FedEx ramps up for COVID-19 vaccine distribution

By , Daily Memphian Updated: November 12, 2020 5:37 PM CT | Published: October 05, 2020 4:00 AM CT

Key players in an upcoming campaign to immunize the public against COVID-19 were all assembled: Pfizer, a leading candidate to produce the first vaccine; McKesson, the government’s choice to head up vaccine distribution; and FedEx, a sure bet to be on the front lines of moving vaccine to the far corners of the U.S. and the world.

Officials of Pfizer and McKesson, operators of massive pharmaceutical distribution centers in Memphis, lavished praise on FedEx for its ability to help them safely deliver life-saving shipments wherever they need to go.

It sounds like a conversation that could have taken place in the runup to the anticipated start of mass production and distribution of vaccines for COVID-19, which has killed more a million people globally and locked down vast sectors of the economy.

But this was 4 1/2 years ago, and the occasion was the opening of FedEx’s $25 million Cold Chain Center at the FedEx Express hub at Memphis International Airport.

It was among the first handful of facilities to open in what’s now a network of 90 FedEx cold chain facilities in the Americas, Europe, Asia and Australia.

The Memphis center was built to hold shipments such as medicine, perishable foods and flowers in climate-controlled conditions, from room temperature down to minus-13 degrees Fahrenheit, which would cover common temperature ranges for most vaccines.

It wasn’t originally equipped with ultra-cold storage, as low as -94 to -112 degrees Fahrenheit, the requirement for some vaccines under development. FedEx is now fixing that by buying super-freezers.


FedEx plans for twin peaks, plus vaccine distribution


In addition to customers Pfizer, McKesson and other big pharma players, Richard W. Smith was there at the grand opening. Now president of The Americas for FedEx Express, Smith had been involved in the center’s development as a managing director of life sciences and specialty services from 2009 to 2014.

Smith worked on shipping of H1N1 (swine flu) vaccines in 2009-2010 and said the cold chain network was upgraded partially in response to lessons learned from swine flu.

“Partially because of (H1N1), we started building out and adding to our cold chain infrastructure,” Smith said in an interview Sept. 28.

“Fortunately, that H1N1 swine flu never rose to the level of global pandemic like COVID-19, but I think it was a wakeup call that we needed to invest more in the capabilities for cold storage, specialty solutions, cold chain, monitoring and intervention capabilities,” Smith said.

Advantage FedEx?

FedEx’s cold chain network, backed by a fleet of refrigerated trucks and experience carrying half a million dry ice shipments a month, gives it a leg up in competition to transport vaccines once production begins, some experts believe.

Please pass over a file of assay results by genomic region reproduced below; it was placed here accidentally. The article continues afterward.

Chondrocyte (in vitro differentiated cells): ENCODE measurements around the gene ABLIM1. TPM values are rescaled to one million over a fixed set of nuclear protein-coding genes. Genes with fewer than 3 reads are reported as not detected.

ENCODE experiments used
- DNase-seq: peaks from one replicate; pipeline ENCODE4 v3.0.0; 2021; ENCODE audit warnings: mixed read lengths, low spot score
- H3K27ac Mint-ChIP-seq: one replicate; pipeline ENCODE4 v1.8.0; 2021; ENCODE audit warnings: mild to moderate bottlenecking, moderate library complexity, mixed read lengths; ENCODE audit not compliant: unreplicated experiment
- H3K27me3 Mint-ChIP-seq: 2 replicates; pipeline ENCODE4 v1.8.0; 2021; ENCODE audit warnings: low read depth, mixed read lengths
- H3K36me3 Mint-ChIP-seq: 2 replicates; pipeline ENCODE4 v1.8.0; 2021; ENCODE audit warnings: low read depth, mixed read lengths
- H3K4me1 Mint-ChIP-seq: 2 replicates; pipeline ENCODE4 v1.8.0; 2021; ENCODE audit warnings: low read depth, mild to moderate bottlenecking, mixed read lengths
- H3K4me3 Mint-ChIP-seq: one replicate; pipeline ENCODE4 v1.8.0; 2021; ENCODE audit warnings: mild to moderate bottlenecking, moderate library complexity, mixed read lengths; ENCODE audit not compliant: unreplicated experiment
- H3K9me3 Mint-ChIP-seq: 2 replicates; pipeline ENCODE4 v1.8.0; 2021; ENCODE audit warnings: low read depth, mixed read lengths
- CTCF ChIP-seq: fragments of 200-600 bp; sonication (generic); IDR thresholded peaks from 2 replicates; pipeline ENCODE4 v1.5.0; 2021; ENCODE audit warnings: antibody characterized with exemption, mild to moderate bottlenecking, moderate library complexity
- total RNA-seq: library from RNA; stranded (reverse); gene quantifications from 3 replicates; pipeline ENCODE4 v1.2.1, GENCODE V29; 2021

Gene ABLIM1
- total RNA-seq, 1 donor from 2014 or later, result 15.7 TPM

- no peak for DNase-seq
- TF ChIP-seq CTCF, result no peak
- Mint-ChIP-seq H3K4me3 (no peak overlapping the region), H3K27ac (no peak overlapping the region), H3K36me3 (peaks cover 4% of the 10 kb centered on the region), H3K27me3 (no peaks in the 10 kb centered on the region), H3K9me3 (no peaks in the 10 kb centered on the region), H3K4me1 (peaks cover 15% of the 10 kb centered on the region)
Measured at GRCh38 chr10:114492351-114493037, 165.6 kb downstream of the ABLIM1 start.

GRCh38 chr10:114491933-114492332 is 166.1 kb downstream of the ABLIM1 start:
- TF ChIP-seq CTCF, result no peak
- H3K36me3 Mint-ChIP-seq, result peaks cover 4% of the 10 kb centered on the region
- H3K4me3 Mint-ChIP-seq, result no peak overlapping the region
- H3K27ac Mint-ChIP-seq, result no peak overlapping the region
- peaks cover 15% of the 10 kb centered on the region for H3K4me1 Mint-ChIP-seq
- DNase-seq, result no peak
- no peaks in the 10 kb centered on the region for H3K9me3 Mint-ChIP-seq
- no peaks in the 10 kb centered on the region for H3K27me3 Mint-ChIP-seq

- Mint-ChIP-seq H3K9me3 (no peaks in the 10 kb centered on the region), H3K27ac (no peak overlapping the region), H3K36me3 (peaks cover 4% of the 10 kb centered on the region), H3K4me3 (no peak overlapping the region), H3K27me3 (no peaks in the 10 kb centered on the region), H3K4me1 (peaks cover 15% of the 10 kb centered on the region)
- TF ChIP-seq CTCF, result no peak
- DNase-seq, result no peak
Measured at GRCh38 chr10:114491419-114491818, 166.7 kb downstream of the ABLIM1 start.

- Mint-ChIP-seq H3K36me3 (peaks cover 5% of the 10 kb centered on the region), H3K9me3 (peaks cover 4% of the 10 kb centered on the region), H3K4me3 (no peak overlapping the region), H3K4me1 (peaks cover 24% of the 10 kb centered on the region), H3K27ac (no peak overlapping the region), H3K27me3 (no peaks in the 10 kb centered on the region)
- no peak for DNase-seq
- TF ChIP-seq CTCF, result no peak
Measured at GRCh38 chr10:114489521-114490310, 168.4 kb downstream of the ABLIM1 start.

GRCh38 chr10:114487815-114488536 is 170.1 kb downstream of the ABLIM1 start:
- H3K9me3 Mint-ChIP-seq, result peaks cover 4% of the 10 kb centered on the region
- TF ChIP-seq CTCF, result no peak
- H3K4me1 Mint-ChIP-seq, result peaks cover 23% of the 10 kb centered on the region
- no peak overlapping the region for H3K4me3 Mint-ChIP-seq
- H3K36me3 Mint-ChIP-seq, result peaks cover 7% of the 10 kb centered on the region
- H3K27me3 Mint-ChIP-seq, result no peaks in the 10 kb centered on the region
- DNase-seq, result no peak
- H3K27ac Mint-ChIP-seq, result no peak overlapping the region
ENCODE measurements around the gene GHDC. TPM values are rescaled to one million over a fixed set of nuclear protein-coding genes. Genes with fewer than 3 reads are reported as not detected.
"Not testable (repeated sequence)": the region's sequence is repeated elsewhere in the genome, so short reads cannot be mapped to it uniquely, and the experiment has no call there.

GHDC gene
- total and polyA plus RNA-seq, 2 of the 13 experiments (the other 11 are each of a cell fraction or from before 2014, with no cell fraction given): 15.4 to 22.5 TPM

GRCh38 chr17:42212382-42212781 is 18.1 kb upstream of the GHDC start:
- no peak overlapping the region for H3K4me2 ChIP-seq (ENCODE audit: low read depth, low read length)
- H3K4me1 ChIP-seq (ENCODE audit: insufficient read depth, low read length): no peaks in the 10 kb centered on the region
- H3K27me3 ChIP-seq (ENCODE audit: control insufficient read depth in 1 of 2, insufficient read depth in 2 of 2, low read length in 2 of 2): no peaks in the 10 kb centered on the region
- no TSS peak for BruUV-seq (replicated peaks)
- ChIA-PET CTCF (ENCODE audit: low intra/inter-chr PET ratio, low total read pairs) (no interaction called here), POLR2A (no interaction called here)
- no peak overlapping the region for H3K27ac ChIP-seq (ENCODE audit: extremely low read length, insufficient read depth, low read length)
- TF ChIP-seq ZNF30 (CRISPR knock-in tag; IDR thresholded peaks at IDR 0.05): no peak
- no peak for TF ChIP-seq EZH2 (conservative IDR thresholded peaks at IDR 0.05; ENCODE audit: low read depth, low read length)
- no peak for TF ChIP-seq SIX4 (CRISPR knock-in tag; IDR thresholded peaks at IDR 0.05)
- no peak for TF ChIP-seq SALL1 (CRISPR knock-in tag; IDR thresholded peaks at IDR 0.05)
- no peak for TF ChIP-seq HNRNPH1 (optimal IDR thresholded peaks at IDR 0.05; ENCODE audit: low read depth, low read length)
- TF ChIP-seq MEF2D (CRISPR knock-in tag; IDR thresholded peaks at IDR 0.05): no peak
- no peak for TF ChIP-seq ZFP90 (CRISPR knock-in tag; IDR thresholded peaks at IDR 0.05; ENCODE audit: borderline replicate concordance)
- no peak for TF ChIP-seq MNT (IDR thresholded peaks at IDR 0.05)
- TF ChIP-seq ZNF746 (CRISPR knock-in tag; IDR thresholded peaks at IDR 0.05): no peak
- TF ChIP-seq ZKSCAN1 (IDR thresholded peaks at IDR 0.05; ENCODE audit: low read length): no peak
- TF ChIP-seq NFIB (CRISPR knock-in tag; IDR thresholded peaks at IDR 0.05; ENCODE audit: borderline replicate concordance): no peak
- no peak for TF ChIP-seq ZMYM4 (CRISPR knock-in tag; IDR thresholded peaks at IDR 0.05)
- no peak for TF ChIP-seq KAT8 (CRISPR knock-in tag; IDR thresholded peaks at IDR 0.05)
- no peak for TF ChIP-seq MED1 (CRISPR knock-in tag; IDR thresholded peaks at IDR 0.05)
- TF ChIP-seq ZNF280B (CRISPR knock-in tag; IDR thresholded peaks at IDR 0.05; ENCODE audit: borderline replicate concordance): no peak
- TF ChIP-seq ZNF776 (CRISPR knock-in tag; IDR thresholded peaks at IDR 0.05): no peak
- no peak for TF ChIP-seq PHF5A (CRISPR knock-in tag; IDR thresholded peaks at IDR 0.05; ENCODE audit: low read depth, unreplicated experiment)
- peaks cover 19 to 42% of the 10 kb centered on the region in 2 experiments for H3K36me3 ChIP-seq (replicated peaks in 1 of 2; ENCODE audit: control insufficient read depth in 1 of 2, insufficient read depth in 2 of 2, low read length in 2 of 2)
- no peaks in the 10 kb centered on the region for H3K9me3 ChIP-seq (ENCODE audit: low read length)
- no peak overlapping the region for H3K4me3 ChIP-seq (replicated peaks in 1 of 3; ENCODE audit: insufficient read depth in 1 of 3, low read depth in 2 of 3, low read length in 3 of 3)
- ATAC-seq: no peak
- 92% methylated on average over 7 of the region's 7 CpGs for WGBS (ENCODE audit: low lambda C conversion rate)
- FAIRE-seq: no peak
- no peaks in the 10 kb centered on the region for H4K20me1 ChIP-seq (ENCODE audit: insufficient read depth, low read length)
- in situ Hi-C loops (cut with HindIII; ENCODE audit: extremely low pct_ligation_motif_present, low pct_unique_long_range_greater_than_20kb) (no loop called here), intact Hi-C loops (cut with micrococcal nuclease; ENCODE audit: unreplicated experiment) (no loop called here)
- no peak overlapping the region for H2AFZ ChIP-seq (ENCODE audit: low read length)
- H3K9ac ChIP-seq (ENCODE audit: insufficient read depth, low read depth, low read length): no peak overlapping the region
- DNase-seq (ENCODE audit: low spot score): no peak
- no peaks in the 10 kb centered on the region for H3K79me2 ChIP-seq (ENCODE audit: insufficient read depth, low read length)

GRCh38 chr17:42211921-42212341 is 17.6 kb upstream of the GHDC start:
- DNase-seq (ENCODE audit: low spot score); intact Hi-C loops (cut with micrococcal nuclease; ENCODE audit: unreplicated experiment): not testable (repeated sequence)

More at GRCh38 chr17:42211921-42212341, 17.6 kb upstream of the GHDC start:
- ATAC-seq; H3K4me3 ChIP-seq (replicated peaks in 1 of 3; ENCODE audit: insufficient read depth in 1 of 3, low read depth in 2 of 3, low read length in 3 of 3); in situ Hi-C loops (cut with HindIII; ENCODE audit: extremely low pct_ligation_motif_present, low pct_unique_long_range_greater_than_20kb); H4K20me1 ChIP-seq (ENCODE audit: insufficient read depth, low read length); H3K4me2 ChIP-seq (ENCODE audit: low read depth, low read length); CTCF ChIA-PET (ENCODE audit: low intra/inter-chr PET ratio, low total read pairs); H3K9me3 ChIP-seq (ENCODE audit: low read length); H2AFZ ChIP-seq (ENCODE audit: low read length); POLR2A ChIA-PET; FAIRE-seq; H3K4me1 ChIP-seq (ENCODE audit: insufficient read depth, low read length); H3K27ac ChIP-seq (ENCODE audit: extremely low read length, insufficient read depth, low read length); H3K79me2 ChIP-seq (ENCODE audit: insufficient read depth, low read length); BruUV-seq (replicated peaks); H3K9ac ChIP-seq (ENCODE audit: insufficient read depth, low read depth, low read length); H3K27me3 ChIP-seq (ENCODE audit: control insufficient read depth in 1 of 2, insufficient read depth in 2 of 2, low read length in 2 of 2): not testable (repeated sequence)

However, many specifics of the vaccine launch remain unclear, because of widely differing properties and safe storage requirements of various vaccines under development.


FedEx gives COVID figures, changes operating principles


“What is known is distribution will call for transport via a globally integrated supply chain network, utilizing both ground and air transportation,” investment firm Cowen Inc. said in a Sept. 22 overview of the shipping industry.

FedEx, UPS and German company DHL are the biggest companies fitting that description.

The results of expedited vaccine development will determine details ranging from the type of packaging required to how many aircraft and trucks will be needed to move it.

“We believe FedEx will play an essential role in the upcoming COVID-19 vaccine distribution effort,” Cowen said.

Cowen researchers estimated vaccine shipments could mean billions of dollars in revenues for shipping companies.

FedEx should be able to add surcharges and renegotiate contracts to reflect the increased demand.

“However, we see risk in the company potentially not being able to react fast enough on pricing to reflect vaccine-driven changing market conditions,” Cowen said.

It also said Wall Street has underestimated the magnitude of vaccine distribution and the timeline for a successful vaccination program.

“Reaching COVID-19 vaccine approval is only half the battle,” Cowen said.


Sudden halt of vaccine trial ‘sound of system working’



Health department making plans for COVID-19 vaccine


“The logistics of deploying a vaccine to citizens of the world with vastly different levels of economic and supply chain capabilities is a nightmare scenario that could take all of 2021 and 2022 to fully play out, a vastly underappreciated reality, in our view,” researchers said.

Trip Miller, managing partner at Gullane Capital Partners in Memphis, a FedEx share owner, said at least nine big pharmaceutical companies had bought air freight capacity with FedEx for November through January.

‘A big, big role’

If FedEx is essential to the vaccine distribution effort, it naturally follows that Memphis is, too, said Ernie Nichols, an associate professor of marketing and supply chain management at the University of Memphis.

Memphis is home to FedEx Express’s largest, most extensively connected air freight hub, along with major pharmaceutical distribution centers.

“It’s the right parties and they certainly move massive volumes, so Memphis will play a big, big role,” Nichols said.

Smith said, “I think we’re so well positioned for this. We’re going to play an incredible and pivotal role in this. I would say we’re better positioned for this than anybody in our industry.”


FedEx details participation in FEMA-led airlift of COVID-19 relief


FedEx also stands ready to help the U.S. government and military on vaccine distribution.

The U.S. military is expected to be heavily involved in early stages of vaccine distribution, contracting with cargo airlines such as Atlas Air and Air Transport Services Group, Cowen believes.